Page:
Moving sustainability forward through community partnerships, collaborative initiatives, and earth advocacy
Monday, May 8th
12:00 pm PT | 1:00 pm MT | 2:00 pm CT | 3:00 pm ET
Presenters: Sarah Fortner (Wittenberg University) and Sean Cornell (Shippensburg University of Pennsylvania)
This webinar is part of a series supporting teaching with InTeGrate principles, using InTeGrate-developed and curated materials as tools.
Resources, including presentation slides and the Screencast recording after the webinar
At the end of this webinar, participants will have:
- examples of service to communities and earth advocacy that can be incorporated into a course or curriculum;
- strategies to empower students and faculty to strengthen sustainability on campus and in the community;
- greater familiarity with InTeGrate principles and materials;
- new colleagues engaged in this work.
Time - 12:00 pm PT | 1:00 pm MT | 2:00 pm CT | 3:00 pm ET
Duration - 1 hour
Format - Online web presentation via Adobe Connect web conference software with questions and discussion.
Go to the webinar technology page for information on using Adobe Connect.
Detailed instructions for joining the webinar will be emailed to registered participants one day prior to the webinar.
Registration is now closed.
Preparation - There is no advance preparation required for this webinar.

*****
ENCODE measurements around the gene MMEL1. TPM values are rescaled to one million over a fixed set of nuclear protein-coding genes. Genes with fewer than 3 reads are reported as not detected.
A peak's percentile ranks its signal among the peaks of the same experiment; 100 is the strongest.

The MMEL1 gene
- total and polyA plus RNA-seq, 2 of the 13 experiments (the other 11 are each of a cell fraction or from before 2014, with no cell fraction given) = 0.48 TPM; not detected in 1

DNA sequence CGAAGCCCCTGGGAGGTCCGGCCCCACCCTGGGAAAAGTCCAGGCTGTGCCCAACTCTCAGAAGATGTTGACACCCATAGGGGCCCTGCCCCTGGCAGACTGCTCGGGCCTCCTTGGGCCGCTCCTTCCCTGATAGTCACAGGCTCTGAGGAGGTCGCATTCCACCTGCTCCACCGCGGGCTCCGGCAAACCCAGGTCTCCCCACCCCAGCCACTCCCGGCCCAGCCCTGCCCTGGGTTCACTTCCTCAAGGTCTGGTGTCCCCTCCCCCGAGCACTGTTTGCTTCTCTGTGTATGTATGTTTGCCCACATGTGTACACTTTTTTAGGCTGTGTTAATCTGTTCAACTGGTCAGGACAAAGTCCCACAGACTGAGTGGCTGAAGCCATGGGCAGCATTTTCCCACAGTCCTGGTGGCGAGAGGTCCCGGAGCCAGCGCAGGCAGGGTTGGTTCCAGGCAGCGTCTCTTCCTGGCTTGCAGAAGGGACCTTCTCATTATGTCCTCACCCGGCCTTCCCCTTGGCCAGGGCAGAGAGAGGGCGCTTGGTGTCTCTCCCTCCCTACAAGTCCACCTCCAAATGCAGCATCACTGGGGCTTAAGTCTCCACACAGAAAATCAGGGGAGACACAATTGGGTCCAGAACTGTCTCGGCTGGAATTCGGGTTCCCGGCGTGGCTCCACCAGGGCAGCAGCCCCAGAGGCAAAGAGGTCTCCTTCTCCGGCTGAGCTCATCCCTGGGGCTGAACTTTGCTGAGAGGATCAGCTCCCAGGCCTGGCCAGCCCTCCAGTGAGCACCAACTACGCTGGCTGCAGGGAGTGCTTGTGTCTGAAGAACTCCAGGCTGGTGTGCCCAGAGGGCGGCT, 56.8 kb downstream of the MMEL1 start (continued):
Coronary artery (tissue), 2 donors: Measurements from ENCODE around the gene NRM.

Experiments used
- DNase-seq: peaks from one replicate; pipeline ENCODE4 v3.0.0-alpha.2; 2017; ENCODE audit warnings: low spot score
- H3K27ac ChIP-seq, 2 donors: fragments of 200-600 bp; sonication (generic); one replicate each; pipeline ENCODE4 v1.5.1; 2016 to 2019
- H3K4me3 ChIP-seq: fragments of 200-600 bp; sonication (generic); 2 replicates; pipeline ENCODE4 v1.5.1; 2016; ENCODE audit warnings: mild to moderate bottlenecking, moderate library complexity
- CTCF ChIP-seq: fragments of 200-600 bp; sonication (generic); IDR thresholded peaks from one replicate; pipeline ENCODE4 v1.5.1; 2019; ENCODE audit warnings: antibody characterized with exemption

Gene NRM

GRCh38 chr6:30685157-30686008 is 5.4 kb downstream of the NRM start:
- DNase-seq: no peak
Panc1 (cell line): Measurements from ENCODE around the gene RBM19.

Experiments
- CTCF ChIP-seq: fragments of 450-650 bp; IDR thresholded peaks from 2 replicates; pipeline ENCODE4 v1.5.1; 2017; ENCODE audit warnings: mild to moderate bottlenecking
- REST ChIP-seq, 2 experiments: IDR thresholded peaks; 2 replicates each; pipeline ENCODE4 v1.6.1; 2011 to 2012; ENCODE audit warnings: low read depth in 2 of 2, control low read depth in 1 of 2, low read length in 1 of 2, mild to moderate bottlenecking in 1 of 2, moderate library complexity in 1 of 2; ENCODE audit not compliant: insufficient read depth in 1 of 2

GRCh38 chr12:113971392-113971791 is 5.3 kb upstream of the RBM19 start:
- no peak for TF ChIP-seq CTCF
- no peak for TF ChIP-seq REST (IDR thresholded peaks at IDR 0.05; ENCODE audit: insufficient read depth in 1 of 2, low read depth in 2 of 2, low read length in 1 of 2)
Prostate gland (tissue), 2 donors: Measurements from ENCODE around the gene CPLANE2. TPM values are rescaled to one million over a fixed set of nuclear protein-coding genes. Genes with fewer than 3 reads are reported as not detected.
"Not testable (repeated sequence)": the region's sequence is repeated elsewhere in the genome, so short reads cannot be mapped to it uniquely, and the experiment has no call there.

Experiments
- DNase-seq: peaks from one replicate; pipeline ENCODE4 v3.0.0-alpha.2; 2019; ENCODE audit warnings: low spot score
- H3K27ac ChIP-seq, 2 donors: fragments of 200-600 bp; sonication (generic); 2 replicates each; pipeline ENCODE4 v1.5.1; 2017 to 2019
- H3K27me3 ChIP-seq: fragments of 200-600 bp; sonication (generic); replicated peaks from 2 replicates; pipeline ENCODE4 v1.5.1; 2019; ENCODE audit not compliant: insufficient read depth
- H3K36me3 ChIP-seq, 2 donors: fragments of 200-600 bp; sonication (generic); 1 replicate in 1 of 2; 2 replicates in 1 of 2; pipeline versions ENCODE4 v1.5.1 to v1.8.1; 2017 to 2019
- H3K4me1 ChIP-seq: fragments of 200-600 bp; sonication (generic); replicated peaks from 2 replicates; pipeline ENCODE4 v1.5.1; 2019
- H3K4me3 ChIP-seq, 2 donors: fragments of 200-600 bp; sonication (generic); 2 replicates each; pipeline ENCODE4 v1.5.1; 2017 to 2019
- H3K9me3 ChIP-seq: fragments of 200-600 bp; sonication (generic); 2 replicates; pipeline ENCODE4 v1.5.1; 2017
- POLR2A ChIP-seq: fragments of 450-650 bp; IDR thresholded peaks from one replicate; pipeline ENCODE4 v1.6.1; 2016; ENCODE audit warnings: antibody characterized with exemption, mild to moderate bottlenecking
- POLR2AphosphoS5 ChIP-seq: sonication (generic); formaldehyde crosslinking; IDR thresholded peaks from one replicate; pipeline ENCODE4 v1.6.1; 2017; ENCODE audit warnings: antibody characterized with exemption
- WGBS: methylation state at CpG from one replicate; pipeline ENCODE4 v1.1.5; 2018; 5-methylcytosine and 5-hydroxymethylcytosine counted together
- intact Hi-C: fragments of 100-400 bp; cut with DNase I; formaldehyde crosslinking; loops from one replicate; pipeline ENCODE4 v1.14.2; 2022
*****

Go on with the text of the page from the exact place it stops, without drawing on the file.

Please email Rory McFadden (firstname.lastname@example.org) if you have any questions about this event.
Sarah Fortner, Geology and Environmental Science, Wittenberg University
Sean Cornell, Geography and Earth Science, Shippensburg University of Pennsylvania
ITG webinar SustainCommunity 5_8_17 (PowerPoint 2007 (.pptx) 23.9MB May8 17)
1) Welcome and introductory remarks - Rory McFadden, SERC staff
2) Course to multi-program approaches to serving the community – Sarah Fortner
- Identifying major resource and environmental health challenges to the campus and our surrounding community to address in the curriculum
- Centering community-based projects around these challenges and the analyses of relevant data and/or advocacy (e.g. policy)
- Project design emphasizes reflection on student, community, and partner perspectives
- Building relationships expands collaboration and our impact in the communities we serve
3) Integrating active stewardship in courses, co-curricular programs, and professional development to empower students, faculty and community partners to think more sustainably – Sean Cornell
- Enhancing general education courses at Shippensburg University with sustainability
- Engaging co-curricular programs to strengthen stewardship and service learning on/off campus
- Facilitating student-led efforts to embrace sustainability through campus-community pledge
- Building multi-disciplinary partnerships through field-based professional development experiences for faculty and student leaders
4) Reflections by participants
- Prompt: What are examples of moving sustainability forward in your course or on your campus? What are challenges to incorporating serving communities or sustainability into your course or on your campus?
- webinar chat 5_8_17 (Microsoft Word 2007 (.docx) 98kB May8 17)
5) Opportunities for further interaction – Rory McFadden
6) Webinar Evaluation
- Teaching for a Sustainable Future
- InTeGrate Modules and Courses
- Wittenberg Implementation Program
- Helping Students Advocate for the Earth, which is part of Serving Our Communities
- National Academies Press, 2016 Service Learning in the Undergraduate Geosciences
- Wittenberg's workshop resources for designing around community issues across courses
- Shippensburg Implementation Program
- Coastal Processes, Hazards, and Society
- A Growing Concern: Sustaining Soil Resources through Local Decision Making